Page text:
News and applications for life science research professionals
Subscribe to Bioscience Technology All
View Sample

FREE Email Newsletter Bioscience Technology Daily

Shoe Covers Provide Traction

July 24, 2015 3:38 pm | Product Releases | Comments

One way to help prevent slips, trips and falls is to make sure shoe covers provide as much traction and slip resistance as possible. Kimtech Pure A8 Unitrax Shoe Covers from Kimberly-Clark Professional do this by delivering four times more grip than competitive products.

Cell Culture Media Platform

July 24, 2015 2:10 pm | by EMD Millipore | EMD Millipore | Product Releases | Comments

EMD Millipore has launched its CellventoTM CHO platform of cell culture media and companion feed formulations for batch, fed-batch and perfusion applications.

Cooled Scientific Cameras

July 24, 2015 9:40 am | Product Releases | Comments

Artemis CCD announces an upgrade in performance and enhanced lens compatibility for the VS range of cameras. The VS design is aimed at Original Equipment Manufacturers (OEMs) of integrated imaging systems as well as low light microscopy users.


DNA Damage Seen in Patients Undergoing CT Scanning

July 24, 2015 9:38 am | by Stanford University | News | Comments

Along with the burgeoning use of advanced medical imaging tests over the past decade have come rising public health concerns about possible links between low-dose radiation and cancer.


Fat Sense: Scientists Show We Have a Distinct Taste for Fat

July 24, 2015 9:04 am | by Seth Borenstein, AP Science Writer | News | Comments

Move over sweet and salty: Researchers say we have a distinct and basic taste for fat, too. But it's nowhere near as delicious as it sounds.


‘Stem Cell Factories’ of the Future?

July 24, 2015 8:54 am | by Bevin Fletcher, Associate Editor | News | Comments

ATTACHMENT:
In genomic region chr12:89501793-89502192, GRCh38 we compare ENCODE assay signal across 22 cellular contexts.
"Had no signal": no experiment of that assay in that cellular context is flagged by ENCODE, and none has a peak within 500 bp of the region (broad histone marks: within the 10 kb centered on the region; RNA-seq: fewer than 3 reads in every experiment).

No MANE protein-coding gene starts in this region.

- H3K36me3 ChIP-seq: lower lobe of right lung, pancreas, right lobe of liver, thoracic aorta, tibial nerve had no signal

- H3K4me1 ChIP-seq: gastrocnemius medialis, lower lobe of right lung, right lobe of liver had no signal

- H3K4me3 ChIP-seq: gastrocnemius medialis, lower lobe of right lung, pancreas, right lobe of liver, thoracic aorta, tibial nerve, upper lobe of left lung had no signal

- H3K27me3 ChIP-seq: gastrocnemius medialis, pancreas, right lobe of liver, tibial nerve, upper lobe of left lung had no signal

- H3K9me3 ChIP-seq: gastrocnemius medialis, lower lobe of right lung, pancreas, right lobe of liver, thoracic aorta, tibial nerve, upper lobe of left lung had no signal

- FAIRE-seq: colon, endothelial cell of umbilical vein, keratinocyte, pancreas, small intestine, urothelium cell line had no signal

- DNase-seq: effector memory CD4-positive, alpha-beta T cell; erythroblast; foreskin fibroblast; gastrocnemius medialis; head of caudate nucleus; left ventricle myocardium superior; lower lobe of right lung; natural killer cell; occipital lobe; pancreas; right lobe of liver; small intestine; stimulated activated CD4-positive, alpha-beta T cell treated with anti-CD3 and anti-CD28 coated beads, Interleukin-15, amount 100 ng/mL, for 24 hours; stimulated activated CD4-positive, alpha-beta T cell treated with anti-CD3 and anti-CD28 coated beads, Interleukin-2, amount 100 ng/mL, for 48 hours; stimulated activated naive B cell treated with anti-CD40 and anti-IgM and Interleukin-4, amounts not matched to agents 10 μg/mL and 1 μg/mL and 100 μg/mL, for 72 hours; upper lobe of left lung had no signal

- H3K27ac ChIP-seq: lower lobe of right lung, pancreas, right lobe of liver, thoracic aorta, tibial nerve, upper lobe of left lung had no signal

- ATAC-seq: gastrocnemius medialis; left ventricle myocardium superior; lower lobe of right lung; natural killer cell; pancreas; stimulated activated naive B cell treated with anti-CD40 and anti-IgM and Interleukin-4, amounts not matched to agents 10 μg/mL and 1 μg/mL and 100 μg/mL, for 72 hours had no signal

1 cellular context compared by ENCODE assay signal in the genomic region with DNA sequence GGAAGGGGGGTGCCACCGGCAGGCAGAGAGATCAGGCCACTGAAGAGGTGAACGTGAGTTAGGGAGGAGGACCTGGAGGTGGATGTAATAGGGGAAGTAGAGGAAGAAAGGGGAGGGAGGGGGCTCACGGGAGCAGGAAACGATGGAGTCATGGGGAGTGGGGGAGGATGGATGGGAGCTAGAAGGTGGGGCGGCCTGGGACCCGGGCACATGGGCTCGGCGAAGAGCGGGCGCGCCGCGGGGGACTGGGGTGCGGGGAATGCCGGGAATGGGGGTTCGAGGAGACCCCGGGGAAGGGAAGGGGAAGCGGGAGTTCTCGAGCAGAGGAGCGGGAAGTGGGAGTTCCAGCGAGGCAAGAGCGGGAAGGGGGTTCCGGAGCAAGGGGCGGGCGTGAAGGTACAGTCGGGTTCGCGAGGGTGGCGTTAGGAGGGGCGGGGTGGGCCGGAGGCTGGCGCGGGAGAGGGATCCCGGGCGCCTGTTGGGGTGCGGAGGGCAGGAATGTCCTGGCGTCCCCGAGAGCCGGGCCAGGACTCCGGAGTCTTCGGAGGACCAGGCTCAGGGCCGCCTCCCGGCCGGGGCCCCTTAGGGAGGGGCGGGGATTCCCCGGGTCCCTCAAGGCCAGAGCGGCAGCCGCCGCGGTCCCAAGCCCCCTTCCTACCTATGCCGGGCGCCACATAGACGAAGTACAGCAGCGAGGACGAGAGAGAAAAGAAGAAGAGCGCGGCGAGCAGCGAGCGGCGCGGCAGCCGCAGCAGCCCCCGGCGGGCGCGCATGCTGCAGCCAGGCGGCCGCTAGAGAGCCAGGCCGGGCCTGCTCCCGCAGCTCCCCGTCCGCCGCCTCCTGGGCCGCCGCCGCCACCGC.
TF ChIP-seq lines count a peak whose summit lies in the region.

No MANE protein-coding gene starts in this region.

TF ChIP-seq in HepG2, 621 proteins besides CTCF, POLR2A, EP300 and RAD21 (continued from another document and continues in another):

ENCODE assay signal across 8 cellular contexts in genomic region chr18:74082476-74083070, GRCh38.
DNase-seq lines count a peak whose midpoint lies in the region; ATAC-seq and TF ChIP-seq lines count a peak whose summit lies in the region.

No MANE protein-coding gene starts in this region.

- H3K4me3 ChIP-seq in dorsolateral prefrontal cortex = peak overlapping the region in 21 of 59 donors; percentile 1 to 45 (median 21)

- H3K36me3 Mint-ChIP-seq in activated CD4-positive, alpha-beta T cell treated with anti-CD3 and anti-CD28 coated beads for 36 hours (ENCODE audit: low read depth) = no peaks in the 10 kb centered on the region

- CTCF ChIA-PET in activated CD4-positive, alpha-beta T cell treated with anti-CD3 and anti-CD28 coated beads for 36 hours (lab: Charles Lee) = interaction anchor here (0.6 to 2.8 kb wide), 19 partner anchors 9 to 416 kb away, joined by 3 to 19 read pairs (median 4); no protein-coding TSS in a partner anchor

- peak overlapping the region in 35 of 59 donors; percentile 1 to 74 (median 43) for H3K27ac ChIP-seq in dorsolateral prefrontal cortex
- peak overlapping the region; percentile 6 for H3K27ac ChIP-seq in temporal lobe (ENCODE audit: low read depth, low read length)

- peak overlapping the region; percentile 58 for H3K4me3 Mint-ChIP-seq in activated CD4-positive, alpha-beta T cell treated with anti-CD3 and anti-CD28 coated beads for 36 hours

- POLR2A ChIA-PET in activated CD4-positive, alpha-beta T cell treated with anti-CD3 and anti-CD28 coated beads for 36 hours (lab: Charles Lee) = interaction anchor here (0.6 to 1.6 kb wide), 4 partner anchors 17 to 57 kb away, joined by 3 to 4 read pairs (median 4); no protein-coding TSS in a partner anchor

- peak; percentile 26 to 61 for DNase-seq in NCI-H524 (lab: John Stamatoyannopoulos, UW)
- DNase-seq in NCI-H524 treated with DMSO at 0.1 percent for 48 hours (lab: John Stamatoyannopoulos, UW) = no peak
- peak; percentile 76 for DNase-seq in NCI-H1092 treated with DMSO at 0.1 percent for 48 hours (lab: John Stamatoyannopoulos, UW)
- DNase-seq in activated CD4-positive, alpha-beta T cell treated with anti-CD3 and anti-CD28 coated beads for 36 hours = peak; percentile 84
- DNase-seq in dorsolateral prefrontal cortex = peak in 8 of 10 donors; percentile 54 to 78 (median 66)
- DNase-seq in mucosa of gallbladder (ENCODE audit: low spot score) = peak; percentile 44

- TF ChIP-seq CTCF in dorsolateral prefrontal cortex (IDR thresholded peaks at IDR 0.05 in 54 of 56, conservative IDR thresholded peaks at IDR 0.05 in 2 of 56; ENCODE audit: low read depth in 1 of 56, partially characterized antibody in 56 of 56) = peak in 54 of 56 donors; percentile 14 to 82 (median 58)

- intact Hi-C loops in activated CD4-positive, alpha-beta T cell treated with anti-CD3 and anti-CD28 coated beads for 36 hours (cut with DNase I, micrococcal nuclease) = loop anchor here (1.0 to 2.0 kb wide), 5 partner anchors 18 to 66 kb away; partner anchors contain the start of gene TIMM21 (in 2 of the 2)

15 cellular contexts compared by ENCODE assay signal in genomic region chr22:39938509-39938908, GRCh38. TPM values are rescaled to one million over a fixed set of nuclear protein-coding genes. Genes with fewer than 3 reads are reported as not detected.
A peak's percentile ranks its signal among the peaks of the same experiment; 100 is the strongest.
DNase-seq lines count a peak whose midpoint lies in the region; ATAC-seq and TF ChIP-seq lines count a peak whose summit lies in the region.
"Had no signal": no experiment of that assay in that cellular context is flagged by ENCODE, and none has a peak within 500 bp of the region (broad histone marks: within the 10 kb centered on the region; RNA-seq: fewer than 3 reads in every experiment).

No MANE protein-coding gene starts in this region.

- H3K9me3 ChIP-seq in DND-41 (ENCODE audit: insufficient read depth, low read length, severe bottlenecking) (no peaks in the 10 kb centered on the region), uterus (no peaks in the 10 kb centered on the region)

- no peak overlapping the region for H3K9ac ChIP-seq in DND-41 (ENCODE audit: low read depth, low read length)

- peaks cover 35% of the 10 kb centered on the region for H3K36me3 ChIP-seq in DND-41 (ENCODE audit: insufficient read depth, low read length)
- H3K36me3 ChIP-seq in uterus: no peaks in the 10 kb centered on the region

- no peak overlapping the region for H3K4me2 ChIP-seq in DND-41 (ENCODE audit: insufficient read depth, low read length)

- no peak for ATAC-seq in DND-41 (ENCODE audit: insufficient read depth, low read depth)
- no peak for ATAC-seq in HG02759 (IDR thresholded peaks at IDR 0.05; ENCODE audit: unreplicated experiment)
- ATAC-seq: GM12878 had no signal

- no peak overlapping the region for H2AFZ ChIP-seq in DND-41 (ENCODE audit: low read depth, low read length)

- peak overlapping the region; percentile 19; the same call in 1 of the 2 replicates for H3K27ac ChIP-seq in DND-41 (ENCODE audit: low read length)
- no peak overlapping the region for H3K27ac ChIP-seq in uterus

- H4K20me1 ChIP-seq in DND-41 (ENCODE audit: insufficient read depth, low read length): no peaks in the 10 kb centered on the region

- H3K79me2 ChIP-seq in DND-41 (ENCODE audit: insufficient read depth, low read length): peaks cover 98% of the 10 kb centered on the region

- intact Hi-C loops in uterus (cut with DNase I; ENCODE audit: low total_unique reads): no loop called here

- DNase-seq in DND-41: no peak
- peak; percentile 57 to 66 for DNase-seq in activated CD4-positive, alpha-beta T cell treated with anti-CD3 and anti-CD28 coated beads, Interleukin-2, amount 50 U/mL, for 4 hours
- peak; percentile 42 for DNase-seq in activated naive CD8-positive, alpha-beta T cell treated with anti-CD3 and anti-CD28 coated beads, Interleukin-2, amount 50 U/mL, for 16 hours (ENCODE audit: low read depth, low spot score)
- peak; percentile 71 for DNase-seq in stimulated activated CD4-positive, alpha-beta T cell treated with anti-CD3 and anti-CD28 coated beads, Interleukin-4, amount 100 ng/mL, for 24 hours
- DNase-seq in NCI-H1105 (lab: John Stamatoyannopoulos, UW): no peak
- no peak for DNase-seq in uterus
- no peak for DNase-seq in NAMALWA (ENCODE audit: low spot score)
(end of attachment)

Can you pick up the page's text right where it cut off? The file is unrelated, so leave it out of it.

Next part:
Scientists from the University of Nottingham in England have discovered a fully man-made substrate that could produce billions of human embryonic stem cells and move laboratory-based research to industrial-scale biomedicine.  The research, published in the journal Advanced Materials, could lead the way for what the team calls ‘stem cell factories’ – the mass production of human pluripotent stem cells.


Special Report: Do Stem Cell Telomeres Drive Most Idiopathic Pulmonary Fibrosis Cases?

July 24, 2015 8:53 am | by Cynthia Fox, Science Writer | Articles | Comments

Dysfunctional telomeres—molecular caps that keep chromosomes from unraveling like shoelace nubs—may be critical to idiopathic pulmonary fibrosis (IPF), which kills in two to three years.


Global Bioabsorbable Scaffolds Market will Rocket Beyond $2B by 2021

July 24, 2015 8:10 am | by Amen Sanghera, Medical Devices Analyst, GlobalData | Articles | Comments

Technological trends in the market are aimed at reducing the thickness of BAS and providing better delivery systems, more efficient drug-elution characteristics, and faster resorption times.


Understanding a Cell Component Integral for Mechanical Stability